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AI for the Common Good, Part Two

Rory Donovan
January 20, 2023

Over View

In our last blog we explored the power of AI for the Common Good, spotlighting a couple of initiatives to find workable solutions to promote fair and unbiased AI systems. The greatest challenge is connecting people and spreading the wealth of knowledge and resources to those without internet access – some 19 million Americans, according to the FCC.

Not far behind the issue of accessibility is the need for reskilling those whose jobs have been replaced by technology. For these reasons and more, developers and managers must understand AI principles for the common good, without exploitation.

1. Improving Accountability Mechanisms

The need for scrutiny of AI systems that foster accountability and ensure technology’s proper execution must be our priority. Rather than tolerating obscurity, developers and data scientists should collaborate to ensure algorithms are more transparent. We can do this through a strategy that involves:

A.     Qualitative analysis and research

B.     Black box testing

C.     Training data review, and

D.    Code analysis

E.     Journalism

A. Qualitative Analysis (or Q&A)

Qualitative research that employs more formal and rigorous methods to analyze how algorithms’ function requires further scrutiny. Methods like ethnography also enable researchers to identify system assumptions, purpose, any implicit policies advocated by its methods, and various parts that comprise its makeup.

B. Black Box Testing

Having direct access to inputs and resultant outputs through which researchers attempt to create emulating systems that approximate the model is an integral first step.

C. Data Review

A significant aspect of scrutiny is the ability to examine the training data and understand its properties, such as its size, origin, and features – as well as any changes to these over the period of its use. Access to this data allows those examining the algorithm to determine whether the data is appropriate for its intended use and if enough of it exists – and in the right proportions – to support the prediction algorithms required.

D. Code Analysis

A careful analysis of the root of the sources code or statistical model grounding the algorithm – known as white-box testing – is vital in improving accountability mechanisms. In addition to identifying system errors, code review can be used for analyzing the overall behavior of the system, including the data it has accessed, its inputs and their weights, the calculation it has made, the progress of its decision trees, and its errors.

E. Journalism

By highlighting the adverse effects opaque algorithms may have on society, journalists can significantly raise awareness about the need for fairness with regulators and policymakers. Investigative journalism can spotlight algorithm systems of interest, uncover the purpose of those algorithms, analyze the subsystems that constitute the algorithms, and advocate for policy-making that governs how algorithms are designed and implemented.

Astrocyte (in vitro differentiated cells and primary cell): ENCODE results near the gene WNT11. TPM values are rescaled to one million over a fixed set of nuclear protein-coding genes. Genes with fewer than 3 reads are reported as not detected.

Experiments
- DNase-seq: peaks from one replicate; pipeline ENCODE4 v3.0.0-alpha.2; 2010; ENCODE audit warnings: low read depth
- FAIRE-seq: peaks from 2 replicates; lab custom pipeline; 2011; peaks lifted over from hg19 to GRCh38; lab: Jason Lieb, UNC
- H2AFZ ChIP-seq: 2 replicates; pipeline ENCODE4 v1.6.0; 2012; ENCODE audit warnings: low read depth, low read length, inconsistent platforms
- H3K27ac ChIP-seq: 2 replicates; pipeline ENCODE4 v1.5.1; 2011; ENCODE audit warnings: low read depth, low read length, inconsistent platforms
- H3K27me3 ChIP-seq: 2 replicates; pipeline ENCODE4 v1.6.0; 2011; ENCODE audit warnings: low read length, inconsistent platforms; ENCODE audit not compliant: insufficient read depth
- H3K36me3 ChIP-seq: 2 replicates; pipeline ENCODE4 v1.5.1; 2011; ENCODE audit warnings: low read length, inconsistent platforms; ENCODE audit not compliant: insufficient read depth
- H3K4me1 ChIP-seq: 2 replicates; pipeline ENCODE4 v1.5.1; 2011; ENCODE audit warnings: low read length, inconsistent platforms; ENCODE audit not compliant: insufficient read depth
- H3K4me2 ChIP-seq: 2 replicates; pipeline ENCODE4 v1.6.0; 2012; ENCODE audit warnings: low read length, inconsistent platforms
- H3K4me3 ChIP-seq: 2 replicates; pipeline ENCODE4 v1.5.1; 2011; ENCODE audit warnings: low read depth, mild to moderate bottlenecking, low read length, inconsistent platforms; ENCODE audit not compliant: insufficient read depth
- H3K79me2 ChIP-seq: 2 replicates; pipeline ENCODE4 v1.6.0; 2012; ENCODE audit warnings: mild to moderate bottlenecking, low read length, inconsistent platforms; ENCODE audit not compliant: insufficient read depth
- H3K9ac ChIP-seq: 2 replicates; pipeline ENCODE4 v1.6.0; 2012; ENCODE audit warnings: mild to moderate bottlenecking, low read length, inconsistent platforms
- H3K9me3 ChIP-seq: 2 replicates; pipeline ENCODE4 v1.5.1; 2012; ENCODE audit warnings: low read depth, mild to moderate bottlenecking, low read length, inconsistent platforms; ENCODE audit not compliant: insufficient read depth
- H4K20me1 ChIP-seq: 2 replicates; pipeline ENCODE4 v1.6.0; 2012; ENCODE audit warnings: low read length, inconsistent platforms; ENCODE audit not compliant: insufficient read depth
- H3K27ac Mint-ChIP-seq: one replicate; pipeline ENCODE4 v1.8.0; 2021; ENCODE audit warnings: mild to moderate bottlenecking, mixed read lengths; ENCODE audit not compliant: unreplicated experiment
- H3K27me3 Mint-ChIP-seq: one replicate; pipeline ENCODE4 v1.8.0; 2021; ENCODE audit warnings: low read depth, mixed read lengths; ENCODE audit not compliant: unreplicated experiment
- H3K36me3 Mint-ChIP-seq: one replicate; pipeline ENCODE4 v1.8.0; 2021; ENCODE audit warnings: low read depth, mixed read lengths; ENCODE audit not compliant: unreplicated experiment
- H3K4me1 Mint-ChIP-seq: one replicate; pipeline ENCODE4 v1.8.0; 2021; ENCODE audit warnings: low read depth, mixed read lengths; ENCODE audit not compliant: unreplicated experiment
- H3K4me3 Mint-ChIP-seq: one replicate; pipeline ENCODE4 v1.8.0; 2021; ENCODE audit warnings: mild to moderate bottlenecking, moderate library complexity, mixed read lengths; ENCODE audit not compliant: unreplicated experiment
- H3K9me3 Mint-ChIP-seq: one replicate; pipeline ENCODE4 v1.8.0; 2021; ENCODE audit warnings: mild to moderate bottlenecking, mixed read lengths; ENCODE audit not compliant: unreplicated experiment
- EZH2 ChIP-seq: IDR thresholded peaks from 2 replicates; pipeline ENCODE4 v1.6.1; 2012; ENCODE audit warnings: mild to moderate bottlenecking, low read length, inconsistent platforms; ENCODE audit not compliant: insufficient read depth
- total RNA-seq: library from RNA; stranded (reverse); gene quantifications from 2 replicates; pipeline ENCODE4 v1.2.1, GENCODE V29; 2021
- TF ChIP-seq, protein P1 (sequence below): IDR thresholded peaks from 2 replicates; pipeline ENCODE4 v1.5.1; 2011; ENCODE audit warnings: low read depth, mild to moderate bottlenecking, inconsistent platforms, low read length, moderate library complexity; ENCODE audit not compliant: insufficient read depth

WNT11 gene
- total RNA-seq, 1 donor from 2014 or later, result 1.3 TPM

Even with the level of access to source code or statistical model granted, reviewers might still experience difficulties understanding it fully. The reason is that “even seasoned experts can miss simple problems buried in complicated code.”  In fact, “it may be necessary to see a program run in the wild, with real users and data to understand its effects.”

2. Benefits of LAWS (Lethal Autonomous Weapon Systems)

Perhaps ironically, AI for the common good also has a role on the battlefield. The U.S. Navy and U.S. Air Force often place unmanned aerial and naval vehicles (drones) in the air and sea. The tasks of aerial surveillance, collecting and analyzing intelligence, and detecting biological and chemical weapons are beneficial for AI-powered machines because they replace humans in these dangerous warfare situations.

Similarly, the U.S. Army seeks to apply AI and robotics to field operations (over terrain in which these technologies have never operated) and to which their creators have had no access. By adding estimations of collateral damage to these AI lists of objectives, these branches of the military hope to increase the benefits of AI in warfare.

Yet, problems still arise from unintended consequences of placing such power in the control of algorithms, including the potential for producing collateral damage that humans cannot predict. A multitude of ethical questions also arise, such as whether malware introduced into LAWS can cause premature or incorrect deployment. Or if it is possible to hold autonomous AI accountable for actions or misdeeds performed while prosecuting a war.

Just as AI can be a tool for common good, it can also be used to harm. Bottom line – AI should not be used in LAWS without full transparency and accountability. There is simply too much at stake.

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